I have had numerous requests for a list of the websites I love. Most of these I read daily;
This site is one that I read every new post, every day. It’ll keep you abreast of new tech, software worth knowing about and TONS of tips and how-to’s. A must for anyone who wants to be more tech savvy.
EWG – Environmental Working Group
This site a an incredible resource for learning about what’s toxic and how to help lower your bodies exposure. My favorite link in the site in SkinDeep; a resource for very personal care product you can imagine and how toxic it is, or isn’t..with the governments white paper on toxicity.
This is consistently, year after year, the ONLY website I pay to join; amazing recipes, how-to’s, product and equipment reviews AND America’s Test Kitchen..all in one site that is the definitive how to cook site!
Yanko Design– Modern Industrial Design News
Another Website that I NEVER miss a post. This site inspired me to begin growing my own food, to make high heat compost a priority, to install my outdoor solar shower…to realize my little bit of land could support me and feed me!
I was a HUGE fan long before he published an article I wrote. This man inspired me to begin using a sawdust toilet, to really radicalize me environmentalism.. and I thought I was hard-core. But he nudged me .My kids thought I was crazy raising them without the use of paper towels or a dryer. But give up toilet paper…Read about he and his wife’s debate on this subject!
You can learn about any aspects of growing most anything here; find the threads about your area of interest or area of the country…I love reading threads where people lend experience and wisdom, and have a bunch of different opinions. You can settle in and study and take the advice that resonates with you.
The Smart Gardener via Michael Pollen
here’s what Lifehacker had to say-
Smart Gardener is a free webapp that makes planning a garden really easy. The app lets you drag and drop garden beds to layout your garden and helps you find plants perfect for your location, then it generates an intelligent plan and even sends timely gardening reminders.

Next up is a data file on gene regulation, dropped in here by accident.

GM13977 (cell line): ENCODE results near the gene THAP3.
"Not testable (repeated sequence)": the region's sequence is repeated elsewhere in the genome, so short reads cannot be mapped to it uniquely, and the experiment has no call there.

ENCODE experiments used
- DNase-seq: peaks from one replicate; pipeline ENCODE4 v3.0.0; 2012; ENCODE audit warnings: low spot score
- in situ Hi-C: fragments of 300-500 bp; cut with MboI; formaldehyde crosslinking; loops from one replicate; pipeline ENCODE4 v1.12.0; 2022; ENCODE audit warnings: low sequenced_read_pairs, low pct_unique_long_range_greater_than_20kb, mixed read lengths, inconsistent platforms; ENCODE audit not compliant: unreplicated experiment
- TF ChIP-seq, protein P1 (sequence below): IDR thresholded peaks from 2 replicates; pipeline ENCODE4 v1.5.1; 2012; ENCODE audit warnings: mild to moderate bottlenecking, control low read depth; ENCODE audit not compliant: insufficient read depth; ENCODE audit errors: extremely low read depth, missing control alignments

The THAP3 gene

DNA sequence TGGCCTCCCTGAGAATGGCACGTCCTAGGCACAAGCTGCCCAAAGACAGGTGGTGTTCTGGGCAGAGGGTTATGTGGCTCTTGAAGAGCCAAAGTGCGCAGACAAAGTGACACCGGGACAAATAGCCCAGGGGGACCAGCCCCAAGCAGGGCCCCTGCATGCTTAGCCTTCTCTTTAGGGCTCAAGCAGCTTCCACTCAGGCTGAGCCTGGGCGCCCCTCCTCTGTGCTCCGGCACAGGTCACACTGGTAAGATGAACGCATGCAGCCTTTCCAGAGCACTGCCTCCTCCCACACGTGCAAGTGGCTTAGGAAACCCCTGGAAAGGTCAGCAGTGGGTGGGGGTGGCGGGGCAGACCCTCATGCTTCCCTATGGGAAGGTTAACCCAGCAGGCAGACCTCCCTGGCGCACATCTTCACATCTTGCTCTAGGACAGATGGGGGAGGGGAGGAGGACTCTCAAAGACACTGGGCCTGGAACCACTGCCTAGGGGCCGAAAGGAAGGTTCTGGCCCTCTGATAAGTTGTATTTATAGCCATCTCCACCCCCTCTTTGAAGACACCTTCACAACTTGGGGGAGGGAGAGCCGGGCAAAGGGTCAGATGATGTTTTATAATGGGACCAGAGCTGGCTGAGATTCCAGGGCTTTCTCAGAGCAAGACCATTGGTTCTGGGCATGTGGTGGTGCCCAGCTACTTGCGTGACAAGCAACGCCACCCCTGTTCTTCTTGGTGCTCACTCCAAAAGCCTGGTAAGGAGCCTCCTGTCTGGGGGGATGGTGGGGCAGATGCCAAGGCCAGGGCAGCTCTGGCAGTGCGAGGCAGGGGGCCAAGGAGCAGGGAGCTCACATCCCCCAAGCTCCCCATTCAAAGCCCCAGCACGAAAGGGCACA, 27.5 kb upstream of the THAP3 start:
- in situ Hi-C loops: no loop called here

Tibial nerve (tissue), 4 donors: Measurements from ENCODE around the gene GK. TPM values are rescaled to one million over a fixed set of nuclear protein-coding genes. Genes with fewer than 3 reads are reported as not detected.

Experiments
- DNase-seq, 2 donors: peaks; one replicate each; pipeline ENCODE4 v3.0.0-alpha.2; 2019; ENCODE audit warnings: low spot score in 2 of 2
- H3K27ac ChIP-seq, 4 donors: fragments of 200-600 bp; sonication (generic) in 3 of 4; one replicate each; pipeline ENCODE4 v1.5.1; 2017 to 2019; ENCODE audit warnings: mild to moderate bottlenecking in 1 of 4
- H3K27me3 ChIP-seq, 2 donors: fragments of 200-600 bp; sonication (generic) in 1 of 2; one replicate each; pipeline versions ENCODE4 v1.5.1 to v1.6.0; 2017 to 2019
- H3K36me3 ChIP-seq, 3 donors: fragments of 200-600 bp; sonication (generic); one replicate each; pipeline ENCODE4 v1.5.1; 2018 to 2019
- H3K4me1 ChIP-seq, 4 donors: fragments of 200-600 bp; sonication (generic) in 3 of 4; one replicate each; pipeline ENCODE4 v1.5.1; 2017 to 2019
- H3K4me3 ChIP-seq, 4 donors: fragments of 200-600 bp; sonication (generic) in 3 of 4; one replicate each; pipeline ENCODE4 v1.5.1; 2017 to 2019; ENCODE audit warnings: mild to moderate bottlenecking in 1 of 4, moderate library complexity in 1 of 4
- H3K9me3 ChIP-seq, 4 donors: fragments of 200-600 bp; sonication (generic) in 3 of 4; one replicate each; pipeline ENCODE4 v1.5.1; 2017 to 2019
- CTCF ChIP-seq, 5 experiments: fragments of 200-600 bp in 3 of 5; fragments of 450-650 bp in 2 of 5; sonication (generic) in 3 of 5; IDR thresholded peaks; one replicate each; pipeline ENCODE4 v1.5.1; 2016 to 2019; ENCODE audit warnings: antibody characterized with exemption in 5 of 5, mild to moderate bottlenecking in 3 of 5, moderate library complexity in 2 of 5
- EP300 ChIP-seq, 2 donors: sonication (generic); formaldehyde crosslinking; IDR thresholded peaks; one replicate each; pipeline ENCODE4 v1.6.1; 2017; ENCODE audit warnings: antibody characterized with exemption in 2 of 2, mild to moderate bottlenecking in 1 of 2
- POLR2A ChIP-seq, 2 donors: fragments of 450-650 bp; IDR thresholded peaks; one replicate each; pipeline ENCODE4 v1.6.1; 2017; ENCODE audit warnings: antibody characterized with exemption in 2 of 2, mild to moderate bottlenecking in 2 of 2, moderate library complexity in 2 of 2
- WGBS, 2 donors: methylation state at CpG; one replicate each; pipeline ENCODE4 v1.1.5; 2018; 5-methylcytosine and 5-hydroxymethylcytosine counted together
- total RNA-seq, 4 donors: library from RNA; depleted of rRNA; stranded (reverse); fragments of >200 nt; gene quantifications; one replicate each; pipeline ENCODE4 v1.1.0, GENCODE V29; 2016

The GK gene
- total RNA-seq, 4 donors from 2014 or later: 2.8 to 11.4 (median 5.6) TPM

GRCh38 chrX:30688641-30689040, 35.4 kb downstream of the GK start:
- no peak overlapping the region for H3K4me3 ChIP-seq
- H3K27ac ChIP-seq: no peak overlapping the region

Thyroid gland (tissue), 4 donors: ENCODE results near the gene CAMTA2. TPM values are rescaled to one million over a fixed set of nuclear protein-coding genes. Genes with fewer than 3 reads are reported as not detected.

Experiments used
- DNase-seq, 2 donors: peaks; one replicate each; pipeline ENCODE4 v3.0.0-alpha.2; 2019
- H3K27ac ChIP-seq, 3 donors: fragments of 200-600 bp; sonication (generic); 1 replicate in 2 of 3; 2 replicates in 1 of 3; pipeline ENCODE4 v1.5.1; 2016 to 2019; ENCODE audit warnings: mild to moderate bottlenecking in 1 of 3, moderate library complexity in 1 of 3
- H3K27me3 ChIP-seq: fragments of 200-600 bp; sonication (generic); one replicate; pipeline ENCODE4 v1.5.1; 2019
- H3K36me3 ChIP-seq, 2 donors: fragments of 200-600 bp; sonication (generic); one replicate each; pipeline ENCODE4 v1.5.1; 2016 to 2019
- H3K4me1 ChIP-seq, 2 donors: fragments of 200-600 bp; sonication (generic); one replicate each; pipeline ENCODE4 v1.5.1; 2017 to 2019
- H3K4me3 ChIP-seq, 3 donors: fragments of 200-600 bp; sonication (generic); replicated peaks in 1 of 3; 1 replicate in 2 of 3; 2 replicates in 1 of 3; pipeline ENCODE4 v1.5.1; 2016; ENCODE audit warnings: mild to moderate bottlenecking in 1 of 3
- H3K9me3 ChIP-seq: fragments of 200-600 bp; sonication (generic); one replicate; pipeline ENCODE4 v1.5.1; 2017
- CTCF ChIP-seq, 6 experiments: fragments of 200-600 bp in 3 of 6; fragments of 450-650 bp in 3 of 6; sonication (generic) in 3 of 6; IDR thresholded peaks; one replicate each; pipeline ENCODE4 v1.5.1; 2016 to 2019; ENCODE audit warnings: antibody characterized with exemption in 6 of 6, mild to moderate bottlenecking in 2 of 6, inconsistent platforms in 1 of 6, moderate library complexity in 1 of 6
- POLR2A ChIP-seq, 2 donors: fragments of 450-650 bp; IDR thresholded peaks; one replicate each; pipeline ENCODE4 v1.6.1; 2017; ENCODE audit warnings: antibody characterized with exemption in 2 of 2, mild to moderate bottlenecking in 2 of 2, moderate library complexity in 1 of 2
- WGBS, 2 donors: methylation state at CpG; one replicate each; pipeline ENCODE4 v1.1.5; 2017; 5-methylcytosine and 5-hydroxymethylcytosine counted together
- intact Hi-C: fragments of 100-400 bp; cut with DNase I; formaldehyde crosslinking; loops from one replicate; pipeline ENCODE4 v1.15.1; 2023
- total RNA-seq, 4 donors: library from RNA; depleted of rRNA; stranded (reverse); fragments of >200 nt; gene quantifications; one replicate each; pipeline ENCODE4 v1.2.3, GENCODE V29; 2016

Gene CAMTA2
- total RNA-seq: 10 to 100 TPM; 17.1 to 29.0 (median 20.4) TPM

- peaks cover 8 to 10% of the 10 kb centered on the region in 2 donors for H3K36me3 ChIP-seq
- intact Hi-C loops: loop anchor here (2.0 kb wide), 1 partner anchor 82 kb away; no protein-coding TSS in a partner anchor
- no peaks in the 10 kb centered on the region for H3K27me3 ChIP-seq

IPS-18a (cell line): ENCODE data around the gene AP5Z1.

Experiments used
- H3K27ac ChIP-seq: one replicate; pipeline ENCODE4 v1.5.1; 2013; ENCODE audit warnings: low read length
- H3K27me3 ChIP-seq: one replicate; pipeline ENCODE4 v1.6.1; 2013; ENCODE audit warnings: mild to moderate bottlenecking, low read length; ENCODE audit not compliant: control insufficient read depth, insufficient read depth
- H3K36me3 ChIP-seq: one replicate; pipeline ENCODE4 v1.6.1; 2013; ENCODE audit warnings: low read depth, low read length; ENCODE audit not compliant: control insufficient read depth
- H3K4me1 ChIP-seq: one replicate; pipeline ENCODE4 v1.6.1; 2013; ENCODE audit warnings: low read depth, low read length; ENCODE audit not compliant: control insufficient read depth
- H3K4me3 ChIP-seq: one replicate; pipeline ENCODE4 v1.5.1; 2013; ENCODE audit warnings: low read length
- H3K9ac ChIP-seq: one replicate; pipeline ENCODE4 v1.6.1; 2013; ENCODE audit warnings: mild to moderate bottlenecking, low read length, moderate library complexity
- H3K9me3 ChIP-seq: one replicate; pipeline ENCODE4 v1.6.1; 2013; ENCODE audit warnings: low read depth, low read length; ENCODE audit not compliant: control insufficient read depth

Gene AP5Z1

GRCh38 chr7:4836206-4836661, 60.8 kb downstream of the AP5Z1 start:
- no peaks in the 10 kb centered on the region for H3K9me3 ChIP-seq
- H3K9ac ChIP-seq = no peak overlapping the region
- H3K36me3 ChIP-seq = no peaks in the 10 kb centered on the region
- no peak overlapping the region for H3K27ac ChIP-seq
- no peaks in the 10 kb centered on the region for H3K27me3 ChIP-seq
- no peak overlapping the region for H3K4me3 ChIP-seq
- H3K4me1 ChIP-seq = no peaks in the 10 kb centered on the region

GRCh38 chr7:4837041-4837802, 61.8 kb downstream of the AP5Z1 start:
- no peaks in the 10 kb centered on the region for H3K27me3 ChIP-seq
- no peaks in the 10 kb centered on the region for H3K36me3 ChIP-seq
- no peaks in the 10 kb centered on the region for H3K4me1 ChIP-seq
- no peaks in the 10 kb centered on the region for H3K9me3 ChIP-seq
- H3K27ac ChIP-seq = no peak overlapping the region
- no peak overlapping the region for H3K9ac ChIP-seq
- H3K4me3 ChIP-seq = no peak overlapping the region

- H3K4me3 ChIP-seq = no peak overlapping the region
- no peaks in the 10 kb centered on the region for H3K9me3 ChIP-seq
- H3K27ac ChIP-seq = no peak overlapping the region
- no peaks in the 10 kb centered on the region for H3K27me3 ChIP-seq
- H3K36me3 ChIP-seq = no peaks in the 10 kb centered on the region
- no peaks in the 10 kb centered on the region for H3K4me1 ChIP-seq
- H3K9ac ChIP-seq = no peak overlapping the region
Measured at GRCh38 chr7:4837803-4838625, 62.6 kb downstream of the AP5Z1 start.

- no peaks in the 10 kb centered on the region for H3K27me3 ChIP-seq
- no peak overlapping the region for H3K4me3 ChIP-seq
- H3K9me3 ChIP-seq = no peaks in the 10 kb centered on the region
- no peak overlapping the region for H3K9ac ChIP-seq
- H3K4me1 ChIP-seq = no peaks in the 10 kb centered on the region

Smart Gardener may be helpful even for people without green thumbs, because it offers suggestions based on your specific location, time of year, and other details, even down to your garden’s orientation to the sun and how many adults and children are in your household. In addition to smart gardening plan, the app offers personalized advice for plant care and harvesting, with weekly email reminders if you wish. It seems almost foolproof..
These should keep ya busy a while. .To be continued……
Another great post from Treehugger
Image credit: thievingjoker @ flickr
Convince your boss to let you work four (slightly longer) days a week
Working four ten-hour days instead of five eight-hour days is not only a great way to have a longer weekend, but it’ll save you some cash, too. You’ll save 20% on whatever you spend for commuting, coffee, lunch, and any other daily expenses you incur by dragging yourself to the office. Let’s say you do it on the cheap, and don’t drive yourself, pay for parking, or spend more than a few bucks on lunch. Even if you spend $2 on the bus or public transit, $2 for a coffee and $6 for lunch, you can easily save several hundred bucks by working four days a week. Get the nitty-gritty in our guide for How to Go Green: Commuting.
Alternately, you can telecommute on the fifth day of the week; it’ll cost a bit more in energy and food expenses, but it’ll still save money in the long haul.